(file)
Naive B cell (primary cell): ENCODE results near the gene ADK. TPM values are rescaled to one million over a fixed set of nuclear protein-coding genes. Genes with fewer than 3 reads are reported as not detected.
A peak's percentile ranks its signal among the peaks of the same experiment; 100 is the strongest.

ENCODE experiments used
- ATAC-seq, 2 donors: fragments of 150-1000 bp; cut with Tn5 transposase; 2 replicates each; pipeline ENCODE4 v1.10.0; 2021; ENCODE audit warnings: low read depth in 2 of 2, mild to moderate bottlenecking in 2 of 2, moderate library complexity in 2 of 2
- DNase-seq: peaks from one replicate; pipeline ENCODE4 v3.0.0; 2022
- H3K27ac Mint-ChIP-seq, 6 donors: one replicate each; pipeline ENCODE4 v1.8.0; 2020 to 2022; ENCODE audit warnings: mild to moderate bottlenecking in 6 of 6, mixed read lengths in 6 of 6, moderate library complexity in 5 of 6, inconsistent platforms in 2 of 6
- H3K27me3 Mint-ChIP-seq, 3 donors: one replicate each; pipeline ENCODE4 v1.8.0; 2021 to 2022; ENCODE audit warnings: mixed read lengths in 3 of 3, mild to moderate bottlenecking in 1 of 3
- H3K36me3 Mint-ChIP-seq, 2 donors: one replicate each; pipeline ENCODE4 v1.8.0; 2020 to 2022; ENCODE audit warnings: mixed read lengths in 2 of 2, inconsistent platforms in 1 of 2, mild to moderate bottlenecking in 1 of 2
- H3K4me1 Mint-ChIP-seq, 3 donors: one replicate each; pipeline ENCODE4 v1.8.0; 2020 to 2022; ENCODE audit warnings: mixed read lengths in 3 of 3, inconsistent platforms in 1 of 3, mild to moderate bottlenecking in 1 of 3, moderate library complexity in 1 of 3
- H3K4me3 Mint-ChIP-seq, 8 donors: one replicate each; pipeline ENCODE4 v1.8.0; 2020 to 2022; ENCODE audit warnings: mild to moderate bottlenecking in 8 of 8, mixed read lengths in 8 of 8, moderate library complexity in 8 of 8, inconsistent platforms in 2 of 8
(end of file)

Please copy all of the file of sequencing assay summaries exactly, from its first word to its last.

Naive B cell (primary cell): ENCODE results near the gene ADK. TPM values are rescaled to one million over a fixed set of nuclear protein-coding genes. Genes with fewer than 3 reads are reported as not detected.
A peak's percentile ranks its signal among the peaks of the same experiment; 100 is the strongest.

ENCODE experiments used
- ATAC-seq, 2 donors: fragments of 150-1000 bp; cut with Tn5 transposase; 2 replicates each; pipeline ENCODE4 v1.10.0; 2021; ENCODE audit warnings: low read depth in 2 of 2, mild to moderate bottlenecking in 2 of 2, moderate library complexity in 2 of 2
- DNase-seq: peaks from one replicate; pipeline ENCODE4 v3.0.0; 2022
- H3K27ac Mint-ChIP-seq, 6 donors: one replicate each; pipeline ENCODE4 v1.8.0; 2020 to 2022; ENCODE audit warnings: mild to moderate bottlenecking in 6 of 6, mixed read lengths in 6 of 6, moderate library complexity in 5 of 6, inconsistent platforms in 2 of 6
- H3K27me3 Mint-ChIP-seq, 3 donors: one replicate each; pipeline ENCODE4 v1.8.0; 2021 to 2022; ENCODE audit warnings: mixed read lengths in 3 of 3, mild to moderate bottlenecking in 1 of 3
- H3K36me3 Mint-ChIP-seq, 2 donors: one replicate each; pipeline ENCODE4 v1.8.0; 2020 to 2022; ENCODE audit warnings: mixed read lengths in 2 of 2, inconsistent platforms in 1 of 2, mild to moderate bottlenecking in 1 of 2
- H3K4me1 Mint-ChIP-seq, 3 donors: one replicate each; pipeline ENCODE4 v1.8.0; 2020 to 2022; ENCODE audit warnings: mixed read lengths in 3 of 3, inconsistent platforms in 1 of 3, mild to moderate bottlenecking in 1 of 3, moderate library complexity in 1 of 3
- H3K4me3 Mint-ChIP-seq, 8 donors: one replicate each; pipeline ENCODE4 v1.8.0; 2020 to 2022; ENCODE audit warnings: mild to moderate bottlenecking in 8 of 8, mixed read lengths in 8 of 8, moderate library complexity in 8 of 8, inconsistent platforms in 2 of 8